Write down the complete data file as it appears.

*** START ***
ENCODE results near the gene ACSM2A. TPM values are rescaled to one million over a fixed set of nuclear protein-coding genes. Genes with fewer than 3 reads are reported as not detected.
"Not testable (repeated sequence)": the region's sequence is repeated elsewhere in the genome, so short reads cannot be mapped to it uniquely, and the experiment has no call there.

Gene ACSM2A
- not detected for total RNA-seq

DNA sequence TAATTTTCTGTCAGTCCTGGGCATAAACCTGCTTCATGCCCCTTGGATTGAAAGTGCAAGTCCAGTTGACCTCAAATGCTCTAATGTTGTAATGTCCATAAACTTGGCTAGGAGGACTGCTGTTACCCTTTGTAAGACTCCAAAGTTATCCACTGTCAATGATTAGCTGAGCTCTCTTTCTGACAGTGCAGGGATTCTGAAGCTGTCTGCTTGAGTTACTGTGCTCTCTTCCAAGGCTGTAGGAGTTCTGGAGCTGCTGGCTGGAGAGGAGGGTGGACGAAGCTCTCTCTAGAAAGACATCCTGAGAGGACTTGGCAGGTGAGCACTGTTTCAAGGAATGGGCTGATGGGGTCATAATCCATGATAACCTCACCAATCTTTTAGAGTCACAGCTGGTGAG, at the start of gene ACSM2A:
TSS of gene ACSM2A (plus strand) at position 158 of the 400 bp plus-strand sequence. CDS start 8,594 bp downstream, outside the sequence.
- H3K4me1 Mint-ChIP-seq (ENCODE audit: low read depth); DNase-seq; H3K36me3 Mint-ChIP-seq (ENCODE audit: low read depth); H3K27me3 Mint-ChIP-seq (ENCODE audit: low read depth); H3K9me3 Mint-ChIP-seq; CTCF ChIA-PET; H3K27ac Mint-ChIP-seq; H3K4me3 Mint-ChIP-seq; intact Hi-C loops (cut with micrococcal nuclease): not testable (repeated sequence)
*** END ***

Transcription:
ENCODE results near the gene ACSM2A. TPM values are rescaled to one million over a fixed set of nuclear protein-coding genes. Genes with fewer than 3 reads are reported as not detected.
"Not testable (repeated sequence)": the region's sequence is repeated elsewhere in the genome, so short reads cannot be mapped to it uniquely, and the experiment has no call there.

Gene ACSM2A
- not detected for total RNA-seq

DNA sequence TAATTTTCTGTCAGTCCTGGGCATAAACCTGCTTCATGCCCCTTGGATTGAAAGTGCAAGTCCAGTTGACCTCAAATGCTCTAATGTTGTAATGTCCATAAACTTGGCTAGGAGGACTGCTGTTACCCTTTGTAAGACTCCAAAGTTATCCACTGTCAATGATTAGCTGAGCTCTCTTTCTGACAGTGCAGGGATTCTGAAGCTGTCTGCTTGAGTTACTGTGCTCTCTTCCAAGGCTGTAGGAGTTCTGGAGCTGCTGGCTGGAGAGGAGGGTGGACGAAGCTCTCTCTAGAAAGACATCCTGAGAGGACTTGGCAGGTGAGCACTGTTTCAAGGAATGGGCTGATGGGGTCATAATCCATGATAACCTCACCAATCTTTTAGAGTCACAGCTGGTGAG, at the start of gene ACSM2A:
TSS of gene ACSM2A (plus strand) at position 158 of the 400 bp plus-strand sequence. CDS start 8,594 bp downstream, outside the sequence.
- H3K4me1 Mint-ChIP-seq (ENCODE audit: low read depth); DNase-seq; H3K36me3 Mint-ChIP-seq (ENCODE audit: low read depth); H3K27me3 Mint-ChIP-seq (ENCODE audit: low read depth); H3K9me3 Mint-ChIP-seq; CTCF ChIA-PET; H3K27ac Mint-ChIP-seq; H3K4me3 Mint-ChIP-seq; intact Hi-C loops (cut with micrococcal nuclease): not testable (repeated sequence)